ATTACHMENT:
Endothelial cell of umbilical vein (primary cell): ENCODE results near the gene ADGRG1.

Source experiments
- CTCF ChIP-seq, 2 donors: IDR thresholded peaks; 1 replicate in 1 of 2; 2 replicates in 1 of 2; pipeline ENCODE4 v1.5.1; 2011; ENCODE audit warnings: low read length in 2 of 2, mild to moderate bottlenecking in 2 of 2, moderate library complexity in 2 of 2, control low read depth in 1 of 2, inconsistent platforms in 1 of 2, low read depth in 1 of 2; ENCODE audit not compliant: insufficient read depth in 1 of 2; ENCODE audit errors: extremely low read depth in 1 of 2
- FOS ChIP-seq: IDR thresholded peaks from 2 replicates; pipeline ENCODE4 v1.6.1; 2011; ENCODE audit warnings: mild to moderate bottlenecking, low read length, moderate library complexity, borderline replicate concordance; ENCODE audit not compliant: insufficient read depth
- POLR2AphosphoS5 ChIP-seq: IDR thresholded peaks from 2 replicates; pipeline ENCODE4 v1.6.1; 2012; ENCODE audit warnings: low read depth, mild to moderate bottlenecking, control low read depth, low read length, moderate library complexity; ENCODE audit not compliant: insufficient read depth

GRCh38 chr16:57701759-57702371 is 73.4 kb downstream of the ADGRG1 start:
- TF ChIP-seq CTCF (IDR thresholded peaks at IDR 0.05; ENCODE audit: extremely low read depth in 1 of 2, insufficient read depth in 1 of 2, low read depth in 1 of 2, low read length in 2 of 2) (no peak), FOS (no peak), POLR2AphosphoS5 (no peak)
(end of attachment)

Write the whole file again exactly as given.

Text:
Endothelial cell of umbilical vein (primary cell): ENCODE results near the gene ADGRG1.

Source experiments
- CTCF ChIP-seq, 2 donors: IDR thresholded peaks; 1 replicate in 1 of 2; 2 replicates in 1 of 2; pipeline ENCODE4 v1.5.1; 2011; ENCODE audit warnings: low read length in 2 of 2, mild to moderate bottlenecking in 2 of 2, moderate library complexity in 2 of 2, control low read depth in 1 of 2, inconsistent platforms in 1 of 2, low read depth in 1 of 2; ENCODE audit not compliant: insufficient read depth in 1 of 2; ENCODE audit errors: extremely low read depth in 1 of 2
- FOS ChIP-seq: IDR thresholded peaks from 2 replicates; pipeline ENCODE4 v1.6.1; 2011; ENCODE audit warnings: mild to moderate bottlenecking, low read length, moderate library complexity, borderline replicate concordance; ENCODE audit not compliant: insufficient read depth
- POLR2AphosphoS5 ChIP-seq: IDR thresholded peaks from 2 replicates; pipeline ENCODE4 v1.6.1; 2012; ENCODE audit warnings: low read depth, mild to moderate bottlenecking, control low read depth, low read length, moderate library complexity; ENCODE audit not compliant: insufficient read depth

GRCh38 chr16:57701759-57702371 is 73.4 kb downstream of the ADGRG1 start:
- TF ChIP-seq CTCF (IDR thresholded peaks at IDR 0.05; ENCODE audit: extremely low read depth in 1 of 2, insufficient read depth in 1 of 2, low read depth in 1 of 2, low read length in 2 of 2) (no peak), FOS (no peak), POLR2AphosphoS5 (no peak)